History of the Sheriff's Department

In England, the King appointed the Sheriff. He was known as the "King's man." In Maryland, the first Sheriff (1634) was the direct representative of the Lord Proprietor. His duties were to collect taxes, to maintain law and order, and to serve as Clerk of the Court. John Norwood, the first Sheriff of Anne Arundel County (1650), was paid in pounds of tobacco. He received ten pounds for serving any Writ, five for taking a bond, ten for imprisoning or releasing, twenty per day for tending a prisoner and ten for collecting public fees. Through the years, the Sheriff's responsibility and term of office have changed. From 1661 to 1669 the Sheriff had the additional duty of coroner. In 1698, he received additional salary for delivering public letters within the county. Then in 1776, the Maryland Constitution made the office elective.

Their terms changed from one year appointments to three year elected terms, then to two year terms, and finally four year terms in 1926. Today each of the counties of Maryland elect sheriffs. Their duties include enforcing the law, providing security for the courtrooms and operating the county jails. This ancient office is now accountable to the public but still has the responsibilities of protecting life and property.

Anne Arundel County's First Sheriff, John Norwood came to Maryland from Virginia in 1649 with three hundred religious "Independents". They settled near the Severn River in what is now Annapolis. Lord Baltimore appointed William Stone as Governor and Edward Lloyd as Commander of Anne Arundel County. Lloyd had the authority to appoint the sheriff and other offices in the county. Although state law called for yearly selection of sheriff, the same person was often re-appointed as was John Norwood who served from 1650 to 1662. In 1650, John Norwood received a warrant for 200 acres on the south side of the Severn River. He later purchased property on the Bay in Herring Creek Hundred (south county). In 1661, he was commissioned Captain in the State Militia. Norwood had command of all the forces from the head of the Severn on the north side to the south side of the Patapsco. In 1663, he was made a justice of the peace.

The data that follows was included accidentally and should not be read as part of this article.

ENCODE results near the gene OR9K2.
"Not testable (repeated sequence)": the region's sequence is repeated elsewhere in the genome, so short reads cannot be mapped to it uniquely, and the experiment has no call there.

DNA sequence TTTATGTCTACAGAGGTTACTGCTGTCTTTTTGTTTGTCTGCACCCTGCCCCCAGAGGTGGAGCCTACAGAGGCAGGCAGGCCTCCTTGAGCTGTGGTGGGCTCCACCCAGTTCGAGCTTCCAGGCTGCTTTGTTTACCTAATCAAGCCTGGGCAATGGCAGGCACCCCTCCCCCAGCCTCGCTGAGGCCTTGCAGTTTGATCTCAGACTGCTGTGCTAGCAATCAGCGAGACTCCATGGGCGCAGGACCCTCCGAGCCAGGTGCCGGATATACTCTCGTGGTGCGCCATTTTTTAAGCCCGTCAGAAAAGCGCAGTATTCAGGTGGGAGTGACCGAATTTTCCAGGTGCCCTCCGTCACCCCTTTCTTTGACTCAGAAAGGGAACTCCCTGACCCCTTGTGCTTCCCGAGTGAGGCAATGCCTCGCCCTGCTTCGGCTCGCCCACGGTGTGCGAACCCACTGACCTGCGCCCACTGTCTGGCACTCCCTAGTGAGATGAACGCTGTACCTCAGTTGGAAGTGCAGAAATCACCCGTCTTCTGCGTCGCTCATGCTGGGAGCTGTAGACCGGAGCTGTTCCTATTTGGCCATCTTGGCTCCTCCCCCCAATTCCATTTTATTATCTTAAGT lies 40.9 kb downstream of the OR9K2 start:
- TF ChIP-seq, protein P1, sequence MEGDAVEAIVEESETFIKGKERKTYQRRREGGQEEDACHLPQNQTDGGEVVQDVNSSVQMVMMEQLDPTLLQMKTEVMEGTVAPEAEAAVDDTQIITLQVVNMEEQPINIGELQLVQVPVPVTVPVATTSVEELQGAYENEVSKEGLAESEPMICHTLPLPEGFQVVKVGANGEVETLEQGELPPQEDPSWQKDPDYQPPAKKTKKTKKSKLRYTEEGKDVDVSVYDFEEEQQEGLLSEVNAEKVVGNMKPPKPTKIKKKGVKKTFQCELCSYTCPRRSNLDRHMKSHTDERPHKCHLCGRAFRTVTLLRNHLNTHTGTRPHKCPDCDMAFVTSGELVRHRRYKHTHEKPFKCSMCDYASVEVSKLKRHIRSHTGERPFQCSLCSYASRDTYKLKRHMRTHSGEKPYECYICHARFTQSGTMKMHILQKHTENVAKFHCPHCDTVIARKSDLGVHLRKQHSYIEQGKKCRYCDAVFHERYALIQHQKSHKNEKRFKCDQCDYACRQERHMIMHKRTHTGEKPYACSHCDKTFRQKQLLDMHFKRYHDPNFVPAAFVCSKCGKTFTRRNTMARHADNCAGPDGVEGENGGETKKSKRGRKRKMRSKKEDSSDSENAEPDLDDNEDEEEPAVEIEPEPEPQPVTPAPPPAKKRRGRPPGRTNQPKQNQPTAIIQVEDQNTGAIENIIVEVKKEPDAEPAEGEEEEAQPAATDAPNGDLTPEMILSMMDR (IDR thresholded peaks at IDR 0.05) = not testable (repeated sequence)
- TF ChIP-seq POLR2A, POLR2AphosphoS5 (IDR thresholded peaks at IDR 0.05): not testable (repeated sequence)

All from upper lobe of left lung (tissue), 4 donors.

Norwood died by 1664. There was some financial risk in holding the office of Sheriff. He collected fees and fines in pounds of tobacco and had to be wealthy enough to pay the fines for others up front. If the crops were successfully harvested of course, he expected to be repaid with interest. The sheriff took an oath similar to that in England. He promised to treat the rich and the poor "right" and serve lawfully and faithfully. He had many duties. As a court official he was responsible for organizing a smoothly run court. He impaneled the juries and was then responsible for carrying out judgments and sentences including arresting, taking into custody or whipping criminals, serving summons and executions, collecting fees, giving warnings, and building prisons, stocks and pillories. He would also collect fines, give rewards, and serve writs.